Throughout the COVID pandemic the Centers for Disease Control and Prevention (CDC) have said that one of the top ways to fight the spread of the coronavirus is to wash your hands. Yet millions of Americans still face the threat of having their water shutoff because they cannot afford their bills.

President Biden must issue an executive order instructing the CDC to use its public health authority to ban water shutoffs for the full duration of the Covid-19 national emergency. The local and state moratoria issued by local authorities have sporadically protected some Americans from water shutoffs. But their issuance is localized, while the disease is not. Biden’s CDC director-nominee Dr. Rochelle Walensky can take a strong stance to ensure this public health protection is in place for everyone to prevent the further spread of the virus and allow people to stay safe at home. No person should be forced to weather this pandemic without running water in their home.

With more than 20 million Americans having contracted the coronavirus and nearly 400,000 deaths, it’s clear that people can’t wait for safe water. Our country needs the incoming Biden administration to act immediately by issuing a national moratorium on water shutoffs.

Stop Agri-Business Mega-Mergers

If his campaign and administration appointments are any indication, President Biden has no clear vision for what his agencies must do to hold Big Ag accountable for its anti-competitive practices, threats to workers and consumers, unregulated air and water pollution, and destruction of rural America. Biden has already doubled-down on failed USDA policies of the past by appointing Tom Vilsack to reprise his role as Secretary of Agriculture. Under the Obama administration he failed to tackle corporate consolidation and oversaw policy initiatives that made our food supply less safe. On the campaign trail, Biden was out-of-touch in championing ethanol, biotechnology, and other “rural investment” strategies proven to benefit corporate agribusiness, not rural communities.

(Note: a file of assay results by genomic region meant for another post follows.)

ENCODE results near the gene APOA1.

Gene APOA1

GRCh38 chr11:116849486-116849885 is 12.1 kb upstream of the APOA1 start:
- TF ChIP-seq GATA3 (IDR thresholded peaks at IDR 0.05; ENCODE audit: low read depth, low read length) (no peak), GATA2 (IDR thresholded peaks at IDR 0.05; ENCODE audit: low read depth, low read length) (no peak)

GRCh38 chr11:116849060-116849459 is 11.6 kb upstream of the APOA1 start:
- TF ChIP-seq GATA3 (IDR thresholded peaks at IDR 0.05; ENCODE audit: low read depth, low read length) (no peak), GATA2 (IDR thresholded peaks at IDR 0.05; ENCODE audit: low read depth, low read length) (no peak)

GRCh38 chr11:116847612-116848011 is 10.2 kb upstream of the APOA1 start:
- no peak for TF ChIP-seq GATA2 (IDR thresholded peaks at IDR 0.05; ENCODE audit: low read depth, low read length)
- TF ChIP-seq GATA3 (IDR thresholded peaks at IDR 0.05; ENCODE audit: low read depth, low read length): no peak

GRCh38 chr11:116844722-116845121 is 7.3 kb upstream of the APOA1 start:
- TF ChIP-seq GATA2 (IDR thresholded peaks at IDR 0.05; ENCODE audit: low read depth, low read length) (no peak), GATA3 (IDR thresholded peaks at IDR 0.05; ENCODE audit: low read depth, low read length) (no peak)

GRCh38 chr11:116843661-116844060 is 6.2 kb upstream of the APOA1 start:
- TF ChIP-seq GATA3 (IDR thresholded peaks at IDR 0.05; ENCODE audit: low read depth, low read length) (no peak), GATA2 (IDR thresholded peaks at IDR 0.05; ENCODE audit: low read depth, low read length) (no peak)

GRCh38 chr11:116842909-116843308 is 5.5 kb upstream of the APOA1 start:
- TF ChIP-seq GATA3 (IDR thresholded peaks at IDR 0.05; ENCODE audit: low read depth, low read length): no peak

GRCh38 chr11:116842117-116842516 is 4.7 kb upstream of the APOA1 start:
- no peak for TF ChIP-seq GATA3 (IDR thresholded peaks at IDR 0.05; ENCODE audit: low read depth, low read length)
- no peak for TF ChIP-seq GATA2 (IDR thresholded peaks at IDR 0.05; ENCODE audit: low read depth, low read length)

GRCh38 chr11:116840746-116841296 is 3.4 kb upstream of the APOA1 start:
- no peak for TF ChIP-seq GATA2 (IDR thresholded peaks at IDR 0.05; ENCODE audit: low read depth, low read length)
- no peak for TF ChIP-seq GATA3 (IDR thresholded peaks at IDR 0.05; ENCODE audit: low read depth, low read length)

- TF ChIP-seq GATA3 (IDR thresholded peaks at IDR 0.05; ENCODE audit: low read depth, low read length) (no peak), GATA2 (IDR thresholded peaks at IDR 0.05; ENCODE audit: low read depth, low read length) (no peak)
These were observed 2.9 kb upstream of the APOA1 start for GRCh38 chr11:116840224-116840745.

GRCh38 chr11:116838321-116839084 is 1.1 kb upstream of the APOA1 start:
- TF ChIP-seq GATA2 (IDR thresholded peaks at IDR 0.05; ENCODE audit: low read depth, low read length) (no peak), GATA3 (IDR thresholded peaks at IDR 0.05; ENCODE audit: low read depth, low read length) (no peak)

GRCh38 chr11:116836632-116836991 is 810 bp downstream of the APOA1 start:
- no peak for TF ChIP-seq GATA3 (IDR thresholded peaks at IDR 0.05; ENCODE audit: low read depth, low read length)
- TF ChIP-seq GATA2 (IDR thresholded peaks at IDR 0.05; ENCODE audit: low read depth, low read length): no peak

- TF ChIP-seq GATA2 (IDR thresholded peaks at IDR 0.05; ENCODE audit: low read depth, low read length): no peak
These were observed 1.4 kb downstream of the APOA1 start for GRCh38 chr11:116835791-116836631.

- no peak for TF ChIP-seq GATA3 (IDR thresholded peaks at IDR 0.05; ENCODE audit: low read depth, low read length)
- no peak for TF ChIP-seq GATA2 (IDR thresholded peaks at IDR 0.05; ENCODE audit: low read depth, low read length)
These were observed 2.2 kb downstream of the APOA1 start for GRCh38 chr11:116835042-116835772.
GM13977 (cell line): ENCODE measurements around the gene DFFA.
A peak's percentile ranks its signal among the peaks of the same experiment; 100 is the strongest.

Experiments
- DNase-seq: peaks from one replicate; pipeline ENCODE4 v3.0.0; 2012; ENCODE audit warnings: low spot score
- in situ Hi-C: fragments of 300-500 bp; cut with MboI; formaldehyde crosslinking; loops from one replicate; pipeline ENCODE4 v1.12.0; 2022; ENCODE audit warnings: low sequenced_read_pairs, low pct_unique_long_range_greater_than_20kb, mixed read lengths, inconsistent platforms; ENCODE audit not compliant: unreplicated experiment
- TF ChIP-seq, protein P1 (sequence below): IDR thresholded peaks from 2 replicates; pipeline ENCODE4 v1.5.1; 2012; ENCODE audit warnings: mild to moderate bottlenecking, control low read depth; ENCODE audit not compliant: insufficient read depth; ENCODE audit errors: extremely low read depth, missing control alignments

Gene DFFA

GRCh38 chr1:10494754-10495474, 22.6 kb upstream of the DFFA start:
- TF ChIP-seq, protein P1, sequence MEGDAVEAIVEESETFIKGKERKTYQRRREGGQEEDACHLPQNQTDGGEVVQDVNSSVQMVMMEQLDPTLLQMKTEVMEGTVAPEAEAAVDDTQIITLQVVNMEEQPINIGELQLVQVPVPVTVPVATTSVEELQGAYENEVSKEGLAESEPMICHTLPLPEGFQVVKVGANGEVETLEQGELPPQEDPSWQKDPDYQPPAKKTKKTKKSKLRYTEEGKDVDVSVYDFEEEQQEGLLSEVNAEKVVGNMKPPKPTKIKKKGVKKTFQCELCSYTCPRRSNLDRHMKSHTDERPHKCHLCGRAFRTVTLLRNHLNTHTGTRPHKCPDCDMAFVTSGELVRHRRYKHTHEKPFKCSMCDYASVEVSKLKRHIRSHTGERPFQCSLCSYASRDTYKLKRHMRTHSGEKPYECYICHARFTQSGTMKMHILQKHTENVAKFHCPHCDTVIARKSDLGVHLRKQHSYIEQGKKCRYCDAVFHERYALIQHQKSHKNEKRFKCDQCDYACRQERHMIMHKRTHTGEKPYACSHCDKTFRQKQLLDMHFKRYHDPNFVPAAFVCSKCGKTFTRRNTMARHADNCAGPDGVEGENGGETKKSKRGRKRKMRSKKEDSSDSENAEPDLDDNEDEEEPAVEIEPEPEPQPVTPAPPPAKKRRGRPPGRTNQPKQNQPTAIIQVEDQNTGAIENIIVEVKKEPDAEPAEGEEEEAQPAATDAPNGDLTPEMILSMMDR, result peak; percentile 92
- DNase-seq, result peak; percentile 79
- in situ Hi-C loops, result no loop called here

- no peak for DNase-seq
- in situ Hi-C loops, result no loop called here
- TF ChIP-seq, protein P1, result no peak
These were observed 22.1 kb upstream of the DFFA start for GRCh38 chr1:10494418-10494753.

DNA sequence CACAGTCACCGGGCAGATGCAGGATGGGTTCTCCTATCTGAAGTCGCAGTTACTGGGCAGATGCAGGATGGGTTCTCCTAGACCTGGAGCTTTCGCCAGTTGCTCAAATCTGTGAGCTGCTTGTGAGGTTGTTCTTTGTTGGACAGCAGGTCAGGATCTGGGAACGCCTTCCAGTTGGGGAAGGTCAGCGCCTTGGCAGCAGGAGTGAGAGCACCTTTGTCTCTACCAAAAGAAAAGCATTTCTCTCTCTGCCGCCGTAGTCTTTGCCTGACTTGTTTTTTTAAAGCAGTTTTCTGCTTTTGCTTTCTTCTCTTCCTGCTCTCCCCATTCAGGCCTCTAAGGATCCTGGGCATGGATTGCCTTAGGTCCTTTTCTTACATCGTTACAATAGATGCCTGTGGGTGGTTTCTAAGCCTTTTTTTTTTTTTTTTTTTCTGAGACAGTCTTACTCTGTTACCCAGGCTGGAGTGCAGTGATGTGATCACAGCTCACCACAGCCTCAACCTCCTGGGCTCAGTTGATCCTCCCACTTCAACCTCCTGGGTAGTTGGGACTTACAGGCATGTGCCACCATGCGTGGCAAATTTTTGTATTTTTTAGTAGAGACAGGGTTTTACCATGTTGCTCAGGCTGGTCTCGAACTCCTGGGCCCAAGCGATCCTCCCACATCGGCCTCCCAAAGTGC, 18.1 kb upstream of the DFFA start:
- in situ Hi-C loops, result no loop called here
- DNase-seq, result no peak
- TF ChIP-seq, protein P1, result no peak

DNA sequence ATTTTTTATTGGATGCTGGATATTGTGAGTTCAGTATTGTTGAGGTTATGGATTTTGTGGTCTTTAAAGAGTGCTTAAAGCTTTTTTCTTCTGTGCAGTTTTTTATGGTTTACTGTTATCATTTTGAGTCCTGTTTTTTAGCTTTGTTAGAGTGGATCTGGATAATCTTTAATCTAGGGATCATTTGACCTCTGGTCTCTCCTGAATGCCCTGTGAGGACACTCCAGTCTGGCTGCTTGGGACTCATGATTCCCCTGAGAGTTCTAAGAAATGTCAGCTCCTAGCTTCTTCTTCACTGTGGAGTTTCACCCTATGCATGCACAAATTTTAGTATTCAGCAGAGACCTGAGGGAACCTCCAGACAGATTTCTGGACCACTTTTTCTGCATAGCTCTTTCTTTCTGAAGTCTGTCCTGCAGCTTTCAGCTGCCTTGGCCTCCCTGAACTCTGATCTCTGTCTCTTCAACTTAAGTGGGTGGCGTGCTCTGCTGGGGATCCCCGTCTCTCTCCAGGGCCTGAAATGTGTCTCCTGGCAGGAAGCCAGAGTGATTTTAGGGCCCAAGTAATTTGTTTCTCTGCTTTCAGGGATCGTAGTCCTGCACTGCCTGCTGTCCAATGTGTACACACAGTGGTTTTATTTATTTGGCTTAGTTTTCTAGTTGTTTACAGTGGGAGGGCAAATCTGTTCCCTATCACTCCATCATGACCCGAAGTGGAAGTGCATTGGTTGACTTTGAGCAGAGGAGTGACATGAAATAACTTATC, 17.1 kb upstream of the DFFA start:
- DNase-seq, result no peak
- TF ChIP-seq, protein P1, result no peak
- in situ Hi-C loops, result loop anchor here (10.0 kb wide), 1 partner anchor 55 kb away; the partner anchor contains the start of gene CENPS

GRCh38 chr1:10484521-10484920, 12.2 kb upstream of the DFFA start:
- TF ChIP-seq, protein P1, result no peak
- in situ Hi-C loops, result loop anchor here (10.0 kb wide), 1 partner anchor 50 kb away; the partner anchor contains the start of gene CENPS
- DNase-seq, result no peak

If Biden is serious about revitalizing rural America, tackling climate change and undoing the worst damage of the Trump administration, he must begin correcting course on day one. He should start by enacting a moratorium on large agribusiness mergers and increasing antitrust enforcement in the food and ag sector.

Protect Workers and Communities from Big Ag

Biden must also prioritize worker safety, both through rescinding dangerous Trump USDA rules that increased hog slaughter line speeds and took federal inspectors off the line (and abandoning similar plans for poultry and beef plants) and by enacting long-term meat and poultry worker protection standards.

Big Ag has long profited from being able to pollute communities with impunity, but Biden’s EPA should immediately restore the few protections in place that Trump removed — including rules gutting the scope of the Clean Water Act and eliminating rural communities’ right to know about toxic factory farm air emissions. But returning to Obama-era policies is not nearly enough. Biden’s EPA must move beyond the agency’s decades-long approach of exempting factory farms from all meaningful pollution regulation, and it must adopt strong new air and water pollution rules for factory farms during the first 100 days.

So far, President Biden has given very little indication that his to-do list is aligned with what our communities and planet need. But with your support we can hold this administration accountable and not only undo the worst damage of the last four years, but begin to make the progress needed to address the most urgent issues of our time. As a first step, will you add your name to the growing list of people telling President Biden to ban fracking on public lands?

Your voice can make a difference in matters this important.

5. KEEPING WATER WHERE IT BELONGS

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Clean Water

Keeping water where it belongs

We fight every day to make sure water remains a right and not a luxury.

People power is how we protect our access to safe public water for all.

3. POWERING THE CLEAN ENERGY REVOLUTION

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Climate and Energy

Powering the clean energy revolution

100% renewable energy is within reach and crucial to avert the worst of climate chaos.